is perhaps the most important. Energy and memory to support multimedia streaming, e.g. used in video
footprint requirements are other important aspects that conferences and VoIP applications. Multimedia
need to be considered. services are also important in industrial networks, and
[This part will be expanded in a future version] advances in this field will probably automatically be
used in other applications as well.
4. Use of distributed systems
Within the field of distributed computing there are
some established truths and beliefs about the use of
Media hub enforcing security in large distributed systems,
whereas for smaller systems it might not be necessary
to enforce security from a user perspective.
5. The future for DRE systems
A problem with distributed real-time and embedded
systems (DRE) is that these systems typically have a
long life-span, and are built with a number of different,
possibly proprietary technologies. As the systems
Fig 2. Distributed multimedia in the home
evolve and new services are introduced, it becomes
increasingly difficult to adapt and maintain these
4.3 Security requirements systems, using traditional software design.
For solving this problem a new software paradigm,
The importance of network security has become model driven middleware [MDM], is being developed
more evident in recent years. The proliferation of to help develop and integrate DRE systems. There is
wireless network technologies has contributed to this, an ongoing effort to apply this way of thinking, which
along with outside threats such as hackers and seems promising.
potential terrorists. Furthermore, we would like to ask the question: Is
It is unacceptable for the average consumer to have there really a need to have a distinction between what
the networked video player controlled by the neighbor, we refer to as middleware and the internals of a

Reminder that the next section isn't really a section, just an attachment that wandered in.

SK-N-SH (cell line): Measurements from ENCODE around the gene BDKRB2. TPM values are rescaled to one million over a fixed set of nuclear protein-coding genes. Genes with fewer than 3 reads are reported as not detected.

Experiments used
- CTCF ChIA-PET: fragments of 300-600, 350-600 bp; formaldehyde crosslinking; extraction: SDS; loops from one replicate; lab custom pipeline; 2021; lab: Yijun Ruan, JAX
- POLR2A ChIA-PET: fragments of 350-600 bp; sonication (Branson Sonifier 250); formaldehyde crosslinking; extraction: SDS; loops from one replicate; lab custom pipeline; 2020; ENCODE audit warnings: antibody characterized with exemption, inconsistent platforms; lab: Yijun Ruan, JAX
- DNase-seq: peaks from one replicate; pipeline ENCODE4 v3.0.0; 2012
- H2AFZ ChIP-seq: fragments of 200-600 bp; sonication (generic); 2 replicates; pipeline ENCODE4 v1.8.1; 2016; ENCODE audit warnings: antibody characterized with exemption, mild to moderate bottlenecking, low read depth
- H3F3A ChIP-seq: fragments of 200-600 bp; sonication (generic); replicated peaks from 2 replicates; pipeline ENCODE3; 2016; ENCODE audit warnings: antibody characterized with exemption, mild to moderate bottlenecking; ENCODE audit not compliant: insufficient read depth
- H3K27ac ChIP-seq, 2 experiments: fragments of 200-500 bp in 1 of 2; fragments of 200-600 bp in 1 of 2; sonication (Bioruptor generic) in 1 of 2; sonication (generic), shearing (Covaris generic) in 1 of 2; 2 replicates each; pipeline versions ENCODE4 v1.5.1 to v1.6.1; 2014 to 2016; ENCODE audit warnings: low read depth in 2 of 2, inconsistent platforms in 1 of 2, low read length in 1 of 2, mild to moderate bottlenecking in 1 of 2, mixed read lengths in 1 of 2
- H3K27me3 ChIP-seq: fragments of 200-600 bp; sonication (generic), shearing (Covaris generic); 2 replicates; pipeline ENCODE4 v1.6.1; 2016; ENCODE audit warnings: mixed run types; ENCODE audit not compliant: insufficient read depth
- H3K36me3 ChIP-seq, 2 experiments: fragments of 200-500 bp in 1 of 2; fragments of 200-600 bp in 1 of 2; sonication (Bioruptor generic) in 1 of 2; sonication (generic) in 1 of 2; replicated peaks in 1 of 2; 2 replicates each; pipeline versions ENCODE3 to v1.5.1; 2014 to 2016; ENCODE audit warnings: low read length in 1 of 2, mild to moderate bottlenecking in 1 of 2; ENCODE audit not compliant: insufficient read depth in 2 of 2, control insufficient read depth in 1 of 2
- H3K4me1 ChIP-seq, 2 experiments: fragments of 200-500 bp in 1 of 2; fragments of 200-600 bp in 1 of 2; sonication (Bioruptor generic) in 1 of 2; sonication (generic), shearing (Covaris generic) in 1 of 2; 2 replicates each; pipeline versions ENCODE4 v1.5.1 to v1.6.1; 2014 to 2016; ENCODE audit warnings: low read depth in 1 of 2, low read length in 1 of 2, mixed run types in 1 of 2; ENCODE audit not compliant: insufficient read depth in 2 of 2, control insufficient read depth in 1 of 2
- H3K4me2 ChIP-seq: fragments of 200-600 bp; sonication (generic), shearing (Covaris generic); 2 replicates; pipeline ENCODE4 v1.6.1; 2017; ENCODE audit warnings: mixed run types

just as it is unacceptable to have unauthorized access distributed operating system? The distinction may be
to the industrial network of a plant. Thus, security more related to perception than to the technical nature
should play a fundamental part in the distributed of the solutions. However, any such solution will need
system, from the early design stages and throughout information about the distributed system to be present,
the development lifecycle. i.e. meta information.
In earlier middleware solutions security was often
treated with less consideration, but in modern 5.1 Meta information
middleware platforms, e.g. CORBA and J2EE, this has
changed. This information is an important property of the
The security meta-model specified in CORBA distributed system. The information about the system
comprises several security models and techniques, could be centralized, and catalogue services used to
while other platforms, such as J2EE or .Net can be look up who’s where, doing what, and assign resources
seen as providing a subset of the CORBA security for applications.
model, providing security through their environments Earlier, such services have been rather “heavy”,
and APIs. both in terms of processing cost and labor in order to
Code-based access control gives permissions at the get them up and running. Today it is possible to
code level to access of resources, whereas role-based implement these services, since we have enough
access control (RBAC) gives permission to a user to computing power and resources available. There is
access resources based on the user’s role. need for a standard to establish these services
There is a need for general and universal methods universally.
to provide authorization and authentication in all levels In the Globus Toolkit this information is handled